There’s another round this week to a catastrophism story that seemed once to have all the ingredients for a single, big media splash. It should then have, perhaps, elicited follow-ups moving the ball forward. But like Comet Shoemaker-Levy that broke up and dribbled into Jupiter in near-identical (and spectacular to be sure) pieces, the evidence that a comet burst over or into N. America 12,900 years ago, wiping out mammoths and more, has bobbed up and down looking pretty much the same each time.
It’s getting less attention this time, but a few reporters have it. The Boston Globe‘s Colin Nickerson had it in yesterday (Tuesday May 25), describing the carnage that would’ve been left by the hypothesized force of million of hydrogen bombs lighting off in the atmosphere as the comet or other body broke up and some pieces smacked the earth — or the Laurentide ice sheet. A platoon or two of researchers is behind it. They say it may be why megafauna and the Clovis culture blinked out so fast. The sedimentary evidence is broad and intriguing.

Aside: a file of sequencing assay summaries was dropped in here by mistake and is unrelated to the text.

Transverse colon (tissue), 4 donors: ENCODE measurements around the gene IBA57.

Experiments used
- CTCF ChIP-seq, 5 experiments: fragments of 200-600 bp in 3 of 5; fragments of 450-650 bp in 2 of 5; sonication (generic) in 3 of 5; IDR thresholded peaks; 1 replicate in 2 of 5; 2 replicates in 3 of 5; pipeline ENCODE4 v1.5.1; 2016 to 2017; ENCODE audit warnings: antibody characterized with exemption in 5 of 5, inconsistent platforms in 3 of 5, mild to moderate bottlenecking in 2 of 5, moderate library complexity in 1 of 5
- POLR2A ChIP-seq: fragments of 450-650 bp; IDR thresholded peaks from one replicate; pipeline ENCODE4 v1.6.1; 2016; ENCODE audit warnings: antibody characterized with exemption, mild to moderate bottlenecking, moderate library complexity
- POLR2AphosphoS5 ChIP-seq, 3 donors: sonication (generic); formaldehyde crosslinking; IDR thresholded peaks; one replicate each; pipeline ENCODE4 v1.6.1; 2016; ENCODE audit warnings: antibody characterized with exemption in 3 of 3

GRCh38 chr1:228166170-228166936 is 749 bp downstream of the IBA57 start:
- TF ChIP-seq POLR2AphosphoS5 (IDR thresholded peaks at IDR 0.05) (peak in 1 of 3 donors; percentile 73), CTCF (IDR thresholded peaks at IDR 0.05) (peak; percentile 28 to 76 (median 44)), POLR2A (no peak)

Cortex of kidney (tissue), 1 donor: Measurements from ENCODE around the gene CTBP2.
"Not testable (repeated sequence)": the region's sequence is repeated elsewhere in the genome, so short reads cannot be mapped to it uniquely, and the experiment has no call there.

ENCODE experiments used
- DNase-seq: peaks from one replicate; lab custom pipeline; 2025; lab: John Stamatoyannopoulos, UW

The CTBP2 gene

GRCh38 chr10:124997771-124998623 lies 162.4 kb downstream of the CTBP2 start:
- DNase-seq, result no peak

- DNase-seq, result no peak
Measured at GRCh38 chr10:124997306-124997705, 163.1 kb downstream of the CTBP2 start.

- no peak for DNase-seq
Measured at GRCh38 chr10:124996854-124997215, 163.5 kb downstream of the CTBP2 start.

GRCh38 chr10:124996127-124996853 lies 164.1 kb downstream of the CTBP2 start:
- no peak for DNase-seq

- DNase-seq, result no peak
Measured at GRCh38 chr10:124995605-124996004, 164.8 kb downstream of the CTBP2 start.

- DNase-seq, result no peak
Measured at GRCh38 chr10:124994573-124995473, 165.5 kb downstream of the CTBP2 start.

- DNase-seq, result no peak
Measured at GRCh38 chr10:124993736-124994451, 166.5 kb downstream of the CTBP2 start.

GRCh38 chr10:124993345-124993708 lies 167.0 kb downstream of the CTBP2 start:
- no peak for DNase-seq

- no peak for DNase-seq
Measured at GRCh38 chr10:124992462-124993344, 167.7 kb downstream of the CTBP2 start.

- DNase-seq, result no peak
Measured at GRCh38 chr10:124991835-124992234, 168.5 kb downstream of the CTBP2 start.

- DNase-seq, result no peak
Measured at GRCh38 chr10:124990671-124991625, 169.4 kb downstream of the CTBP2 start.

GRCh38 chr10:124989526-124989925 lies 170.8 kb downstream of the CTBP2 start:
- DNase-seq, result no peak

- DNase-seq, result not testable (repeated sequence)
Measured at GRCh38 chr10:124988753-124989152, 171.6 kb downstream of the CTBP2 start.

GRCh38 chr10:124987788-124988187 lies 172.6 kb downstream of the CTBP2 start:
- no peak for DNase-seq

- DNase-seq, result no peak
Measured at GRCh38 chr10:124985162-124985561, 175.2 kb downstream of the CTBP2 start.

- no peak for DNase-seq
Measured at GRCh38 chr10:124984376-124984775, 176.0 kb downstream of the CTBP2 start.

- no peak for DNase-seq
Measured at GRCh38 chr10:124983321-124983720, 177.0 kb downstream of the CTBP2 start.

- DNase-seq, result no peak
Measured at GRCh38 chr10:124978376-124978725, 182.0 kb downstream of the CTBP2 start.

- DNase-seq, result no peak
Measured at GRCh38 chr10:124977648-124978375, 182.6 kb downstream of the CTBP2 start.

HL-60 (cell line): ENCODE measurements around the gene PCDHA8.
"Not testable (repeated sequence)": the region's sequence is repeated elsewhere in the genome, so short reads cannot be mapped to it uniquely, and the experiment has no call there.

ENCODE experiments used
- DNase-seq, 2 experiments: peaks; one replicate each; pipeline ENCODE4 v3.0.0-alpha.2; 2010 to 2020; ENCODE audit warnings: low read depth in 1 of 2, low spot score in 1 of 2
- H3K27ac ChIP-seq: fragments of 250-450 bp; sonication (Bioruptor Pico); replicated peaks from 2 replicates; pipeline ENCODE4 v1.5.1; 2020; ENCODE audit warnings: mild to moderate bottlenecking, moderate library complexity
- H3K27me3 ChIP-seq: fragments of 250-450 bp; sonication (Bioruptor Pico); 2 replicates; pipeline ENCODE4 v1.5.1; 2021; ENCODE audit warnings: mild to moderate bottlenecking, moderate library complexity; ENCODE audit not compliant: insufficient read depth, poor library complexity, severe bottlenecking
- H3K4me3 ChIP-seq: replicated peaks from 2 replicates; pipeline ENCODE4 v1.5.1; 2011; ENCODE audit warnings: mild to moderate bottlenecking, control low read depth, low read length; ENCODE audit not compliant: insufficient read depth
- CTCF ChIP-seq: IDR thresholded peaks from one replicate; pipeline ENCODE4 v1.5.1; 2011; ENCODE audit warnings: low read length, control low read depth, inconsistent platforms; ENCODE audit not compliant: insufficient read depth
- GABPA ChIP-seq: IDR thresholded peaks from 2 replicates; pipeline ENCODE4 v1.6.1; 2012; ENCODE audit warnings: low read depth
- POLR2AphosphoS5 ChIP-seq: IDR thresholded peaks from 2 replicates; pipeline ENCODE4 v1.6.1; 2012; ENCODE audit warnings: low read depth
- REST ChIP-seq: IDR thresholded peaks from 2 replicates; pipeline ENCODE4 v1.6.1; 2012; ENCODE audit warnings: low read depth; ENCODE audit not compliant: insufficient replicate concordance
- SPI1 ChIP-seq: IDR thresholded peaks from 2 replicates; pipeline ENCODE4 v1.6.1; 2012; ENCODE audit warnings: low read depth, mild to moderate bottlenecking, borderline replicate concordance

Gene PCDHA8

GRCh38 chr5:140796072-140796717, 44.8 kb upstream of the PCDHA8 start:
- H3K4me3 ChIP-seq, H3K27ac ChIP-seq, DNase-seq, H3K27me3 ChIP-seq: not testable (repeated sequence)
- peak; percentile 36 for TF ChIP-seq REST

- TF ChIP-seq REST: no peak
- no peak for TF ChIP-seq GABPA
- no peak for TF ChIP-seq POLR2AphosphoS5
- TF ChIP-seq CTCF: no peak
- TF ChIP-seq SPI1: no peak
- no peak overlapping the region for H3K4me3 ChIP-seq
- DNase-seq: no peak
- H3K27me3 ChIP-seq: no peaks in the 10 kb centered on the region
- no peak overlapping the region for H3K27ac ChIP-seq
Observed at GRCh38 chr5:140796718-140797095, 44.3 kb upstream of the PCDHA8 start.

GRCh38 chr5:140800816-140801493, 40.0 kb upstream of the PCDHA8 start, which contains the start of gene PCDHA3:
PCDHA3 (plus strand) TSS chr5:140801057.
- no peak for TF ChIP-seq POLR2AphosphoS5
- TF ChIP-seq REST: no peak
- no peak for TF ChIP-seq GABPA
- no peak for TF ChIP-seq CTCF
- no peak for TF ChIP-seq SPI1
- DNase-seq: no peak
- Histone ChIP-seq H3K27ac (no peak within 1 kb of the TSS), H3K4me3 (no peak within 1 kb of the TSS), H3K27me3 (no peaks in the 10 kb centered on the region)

They unveiled the idea last May at a large AGU meeting in Acapulco. The BBC and Observer in the UK jumped the gun with advance stories so the press conferences — lightly attended in any case — generated only a few more pieces. New Scientist also did it about then too. The Washington Post did it a few weeks later. Science magazine had a good news analysis a short while later. Discover Mag had a shorty too. The current attention comes as it’s out again this week in the current Proceedings of the National Academy of Sciences.
Absent in nearly all the stories in this string is a strong effort to learn what researchers other than the authors think of this daring piece of evidence stitchery. Nickerson presents the idea well, and gets in one skeptical remark at the bottom. But he treats the story as though it is just now breaking. At least one more news kerplunk is heading our way soon. National Geographic TV has a special on the great American extinction due for broadcast on October 7. Maybe N. Geo will give it a dose of gimlet eye. This is such a cool idea it deserves a deeper analysis in the popular media. So far, it’s been groundhog day.
Other stories this week: Toronto Globe and Mail Anne McIlroy (brief);
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